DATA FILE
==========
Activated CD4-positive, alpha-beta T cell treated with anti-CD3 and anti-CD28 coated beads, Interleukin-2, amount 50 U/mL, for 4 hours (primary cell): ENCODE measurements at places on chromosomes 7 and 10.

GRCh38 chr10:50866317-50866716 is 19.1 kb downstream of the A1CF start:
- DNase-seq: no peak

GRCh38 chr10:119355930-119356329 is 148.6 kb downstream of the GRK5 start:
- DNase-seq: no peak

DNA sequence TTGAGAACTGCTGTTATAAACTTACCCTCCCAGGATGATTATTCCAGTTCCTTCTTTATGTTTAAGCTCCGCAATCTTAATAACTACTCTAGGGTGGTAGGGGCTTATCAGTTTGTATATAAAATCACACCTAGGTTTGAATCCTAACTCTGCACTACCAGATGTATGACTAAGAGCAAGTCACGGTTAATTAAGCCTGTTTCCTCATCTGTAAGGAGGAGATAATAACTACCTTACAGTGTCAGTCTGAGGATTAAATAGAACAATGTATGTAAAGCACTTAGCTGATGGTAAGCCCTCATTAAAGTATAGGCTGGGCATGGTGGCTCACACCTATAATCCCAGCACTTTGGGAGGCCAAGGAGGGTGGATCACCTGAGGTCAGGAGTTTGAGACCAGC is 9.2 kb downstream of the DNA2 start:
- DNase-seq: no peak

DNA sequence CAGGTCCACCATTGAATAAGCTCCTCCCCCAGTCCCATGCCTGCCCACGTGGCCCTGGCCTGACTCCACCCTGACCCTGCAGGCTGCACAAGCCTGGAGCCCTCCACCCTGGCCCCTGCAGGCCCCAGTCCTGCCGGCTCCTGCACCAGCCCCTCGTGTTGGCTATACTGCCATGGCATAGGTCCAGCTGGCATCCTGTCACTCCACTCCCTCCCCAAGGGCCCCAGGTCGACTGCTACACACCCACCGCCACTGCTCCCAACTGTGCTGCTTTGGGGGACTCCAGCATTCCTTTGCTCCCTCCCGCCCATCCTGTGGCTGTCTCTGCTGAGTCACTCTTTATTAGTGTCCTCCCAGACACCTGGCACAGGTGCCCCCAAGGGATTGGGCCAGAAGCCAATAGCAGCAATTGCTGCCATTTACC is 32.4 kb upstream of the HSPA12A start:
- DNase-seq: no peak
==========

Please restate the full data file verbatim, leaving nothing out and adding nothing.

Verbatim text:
Activated CD4-positive, alpha-beta T cell treated with anti-CD3 and anti-CD28 coated beads, Interleukin-2, amount 50 U/mL, for 4 hours (primary cell): ENCODE measurements at places on chromosomes 7 and 10.

GRCh38 chr10:50866317-50866716 is 19.1 kb downstream of the A1CF start:
- DNase-seq: no peak

GRCh38 chr10:119355930-119356329 is 148.6 kb downstream of the GRK5 start:
- DNase-seq: no peak

DNA sequence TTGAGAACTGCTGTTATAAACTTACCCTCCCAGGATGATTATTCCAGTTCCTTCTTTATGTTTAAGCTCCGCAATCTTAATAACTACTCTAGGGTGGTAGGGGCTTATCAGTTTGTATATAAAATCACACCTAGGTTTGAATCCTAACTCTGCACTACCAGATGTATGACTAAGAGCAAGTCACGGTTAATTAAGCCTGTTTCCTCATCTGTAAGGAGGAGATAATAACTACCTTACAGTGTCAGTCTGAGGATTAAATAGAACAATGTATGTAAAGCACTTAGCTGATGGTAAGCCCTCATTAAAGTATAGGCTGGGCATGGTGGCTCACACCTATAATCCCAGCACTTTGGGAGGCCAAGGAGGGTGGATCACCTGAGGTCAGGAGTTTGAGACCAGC is 9.2 kb downstream of the DNA2 start:
- DNase-seq: no peak

DNA sequence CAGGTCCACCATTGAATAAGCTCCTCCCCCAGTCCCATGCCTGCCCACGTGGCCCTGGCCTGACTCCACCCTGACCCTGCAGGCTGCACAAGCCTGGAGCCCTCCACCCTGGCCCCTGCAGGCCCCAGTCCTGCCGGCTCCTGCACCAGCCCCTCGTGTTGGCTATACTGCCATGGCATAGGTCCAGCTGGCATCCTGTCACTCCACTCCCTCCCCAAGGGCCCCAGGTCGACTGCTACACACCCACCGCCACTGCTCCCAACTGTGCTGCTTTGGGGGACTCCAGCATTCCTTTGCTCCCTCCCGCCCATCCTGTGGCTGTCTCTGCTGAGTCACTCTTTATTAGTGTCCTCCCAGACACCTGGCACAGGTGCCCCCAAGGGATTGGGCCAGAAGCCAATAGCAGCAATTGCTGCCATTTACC is 32.4 kb upstream of the HSPA12A start:
- DNase-seq: no peak